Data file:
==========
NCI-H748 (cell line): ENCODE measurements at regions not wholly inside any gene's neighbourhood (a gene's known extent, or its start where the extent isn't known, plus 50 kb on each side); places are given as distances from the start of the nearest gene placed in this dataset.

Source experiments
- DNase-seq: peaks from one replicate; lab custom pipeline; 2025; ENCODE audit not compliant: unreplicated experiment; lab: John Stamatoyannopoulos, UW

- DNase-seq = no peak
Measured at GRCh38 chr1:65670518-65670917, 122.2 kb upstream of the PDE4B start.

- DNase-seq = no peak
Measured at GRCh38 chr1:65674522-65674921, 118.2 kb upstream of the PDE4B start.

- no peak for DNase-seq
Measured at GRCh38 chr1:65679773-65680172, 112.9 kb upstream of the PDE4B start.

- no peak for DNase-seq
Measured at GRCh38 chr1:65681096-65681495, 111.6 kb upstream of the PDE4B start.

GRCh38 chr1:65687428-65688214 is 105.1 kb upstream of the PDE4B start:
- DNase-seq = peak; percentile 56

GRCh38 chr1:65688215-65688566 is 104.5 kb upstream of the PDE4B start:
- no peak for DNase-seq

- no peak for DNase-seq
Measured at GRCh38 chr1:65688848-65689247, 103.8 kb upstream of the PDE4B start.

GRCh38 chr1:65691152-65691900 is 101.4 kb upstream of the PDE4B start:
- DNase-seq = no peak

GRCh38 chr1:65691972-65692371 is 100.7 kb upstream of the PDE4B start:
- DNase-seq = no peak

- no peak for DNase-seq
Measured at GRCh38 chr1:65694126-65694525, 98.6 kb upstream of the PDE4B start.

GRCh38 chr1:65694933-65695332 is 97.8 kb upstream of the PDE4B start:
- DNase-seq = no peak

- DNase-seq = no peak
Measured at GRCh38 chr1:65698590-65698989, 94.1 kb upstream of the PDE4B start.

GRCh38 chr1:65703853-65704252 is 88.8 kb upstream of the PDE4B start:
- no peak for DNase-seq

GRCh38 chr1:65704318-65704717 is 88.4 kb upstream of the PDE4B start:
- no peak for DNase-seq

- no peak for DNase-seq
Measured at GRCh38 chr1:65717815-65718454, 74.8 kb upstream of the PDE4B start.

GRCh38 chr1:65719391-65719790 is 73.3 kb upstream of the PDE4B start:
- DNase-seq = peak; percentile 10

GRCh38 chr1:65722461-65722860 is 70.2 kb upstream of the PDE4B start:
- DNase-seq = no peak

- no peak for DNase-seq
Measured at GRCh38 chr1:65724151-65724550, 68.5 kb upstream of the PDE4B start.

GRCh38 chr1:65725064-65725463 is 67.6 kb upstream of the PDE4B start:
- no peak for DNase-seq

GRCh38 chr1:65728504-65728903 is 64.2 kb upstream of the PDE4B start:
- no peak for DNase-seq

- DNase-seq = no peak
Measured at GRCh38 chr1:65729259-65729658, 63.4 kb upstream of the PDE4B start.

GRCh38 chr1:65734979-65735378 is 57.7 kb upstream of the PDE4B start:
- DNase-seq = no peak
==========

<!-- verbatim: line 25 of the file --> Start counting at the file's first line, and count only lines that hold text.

- DNase-seq = no peak